'Alone, deary; worse luck for me, and better for you,' replies a croaking voice. 'Come in, come in, whoever you be: I can't see you till I light a match, yet I seem to know the sound of your speaking. I'm acquainted with you, ain't I?'

'Light your match, and try.'

'So I will, deary, so I will; but my hand that shakes, as I can't lay it on a match all in a moment. And I cough so, that, put my matches where I may, I never find 'em there. They jump and start, as I cough and cough, like live things. Are you off a voyage, deary?'


'Not seafaring?'


'Well, there's land customers, and there's water customers. I'm a mother to both. Different from Jack Chinaman t'other side the court. He ain't a father to neither. It ain't in him. And he ain't got the true secret of mixing, though he charges as much as me that has, and more if he can get it. Here's a match, and now where's the candle? If my cough takes me, I shall cough out twenty matches afore I gets a light.'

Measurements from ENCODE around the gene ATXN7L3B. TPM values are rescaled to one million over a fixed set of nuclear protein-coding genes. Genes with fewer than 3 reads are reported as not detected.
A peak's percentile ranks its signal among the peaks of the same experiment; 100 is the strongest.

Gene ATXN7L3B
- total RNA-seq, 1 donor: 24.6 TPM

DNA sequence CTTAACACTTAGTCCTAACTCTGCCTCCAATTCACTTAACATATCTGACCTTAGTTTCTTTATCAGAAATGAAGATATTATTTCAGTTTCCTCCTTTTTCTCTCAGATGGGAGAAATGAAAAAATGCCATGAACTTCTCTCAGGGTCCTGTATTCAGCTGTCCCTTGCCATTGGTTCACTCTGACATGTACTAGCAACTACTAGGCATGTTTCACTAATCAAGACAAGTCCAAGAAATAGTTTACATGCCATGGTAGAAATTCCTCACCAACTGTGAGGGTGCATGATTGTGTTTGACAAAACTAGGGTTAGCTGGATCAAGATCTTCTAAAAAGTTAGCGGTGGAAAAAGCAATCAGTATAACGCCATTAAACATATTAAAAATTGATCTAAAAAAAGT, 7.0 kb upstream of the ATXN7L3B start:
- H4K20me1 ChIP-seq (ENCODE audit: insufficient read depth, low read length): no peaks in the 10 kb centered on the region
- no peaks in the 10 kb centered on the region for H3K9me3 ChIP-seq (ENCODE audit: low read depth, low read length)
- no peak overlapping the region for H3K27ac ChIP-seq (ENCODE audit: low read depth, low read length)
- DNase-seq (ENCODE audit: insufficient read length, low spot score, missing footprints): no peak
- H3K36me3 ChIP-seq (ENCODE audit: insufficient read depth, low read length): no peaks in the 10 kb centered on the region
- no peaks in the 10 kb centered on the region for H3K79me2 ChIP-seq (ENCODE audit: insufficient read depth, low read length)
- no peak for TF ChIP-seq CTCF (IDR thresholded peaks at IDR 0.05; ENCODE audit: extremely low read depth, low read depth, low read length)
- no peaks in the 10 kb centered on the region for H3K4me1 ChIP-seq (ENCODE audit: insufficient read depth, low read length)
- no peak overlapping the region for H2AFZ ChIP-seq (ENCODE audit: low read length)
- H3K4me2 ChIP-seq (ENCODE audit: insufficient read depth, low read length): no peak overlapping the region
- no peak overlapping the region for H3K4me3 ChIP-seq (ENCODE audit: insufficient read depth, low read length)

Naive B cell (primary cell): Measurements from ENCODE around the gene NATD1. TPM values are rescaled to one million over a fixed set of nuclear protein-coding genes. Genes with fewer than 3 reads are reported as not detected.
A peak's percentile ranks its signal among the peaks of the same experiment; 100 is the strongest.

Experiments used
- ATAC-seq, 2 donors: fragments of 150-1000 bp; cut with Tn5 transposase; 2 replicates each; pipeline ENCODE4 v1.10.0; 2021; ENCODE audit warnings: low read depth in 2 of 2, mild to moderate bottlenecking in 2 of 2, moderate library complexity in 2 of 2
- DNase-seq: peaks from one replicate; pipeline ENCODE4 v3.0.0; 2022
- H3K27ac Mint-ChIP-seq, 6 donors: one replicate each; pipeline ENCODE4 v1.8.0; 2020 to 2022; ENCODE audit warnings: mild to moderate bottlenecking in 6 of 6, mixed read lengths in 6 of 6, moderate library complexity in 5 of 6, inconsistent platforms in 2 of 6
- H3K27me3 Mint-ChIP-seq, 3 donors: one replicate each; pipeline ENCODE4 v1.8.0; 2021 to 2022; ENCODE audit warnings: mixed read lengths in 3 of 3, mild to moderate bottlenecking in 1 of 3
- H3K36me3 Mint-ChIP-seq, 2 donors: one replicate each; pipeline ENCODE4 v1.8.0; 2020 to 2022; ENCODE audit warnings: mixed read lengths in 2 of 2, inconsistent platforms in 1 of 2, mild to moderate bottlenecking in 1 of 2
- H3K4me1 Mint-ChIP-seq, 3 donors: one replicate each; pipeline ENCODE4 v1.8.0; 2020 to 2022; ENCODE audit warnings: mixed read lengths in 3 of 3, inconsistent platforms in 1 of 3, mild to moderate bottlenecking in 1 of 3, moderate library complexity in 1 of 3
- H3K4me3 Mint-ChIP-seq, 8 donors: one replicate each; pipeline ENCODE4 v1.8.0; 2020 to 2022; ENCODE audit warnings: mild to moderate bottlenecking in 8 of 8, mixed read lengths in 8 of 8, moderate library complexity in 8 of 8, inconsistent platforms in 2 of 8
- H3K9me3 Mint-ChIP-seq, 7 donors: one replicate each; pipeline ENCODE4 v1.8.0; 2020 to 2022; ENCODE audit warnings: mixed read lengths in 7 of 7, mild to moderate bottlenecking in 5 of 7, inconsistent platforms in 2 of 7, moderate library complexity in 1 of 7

But she finds the candle, and lights it, before the cough comes on. It seizes her in the moment of success, and she sits down rocking herself to and fro, and gasping at intervals: 'O, my lungs is awful bad! my lungs is wore away to cabbage-nets!' until the fit is over. During its continuance she has had no power of sight, or any other power not absorbed in the struggle; but as it leaves her, she begins to strain her eyes, and as soon as she is able to articulate, she cries, staring:

'Why, it's you!'

'Are you so surprised to see me?'

'I thought I never should have seen you again, deary. I thought you was dead, and gone to Heaven.'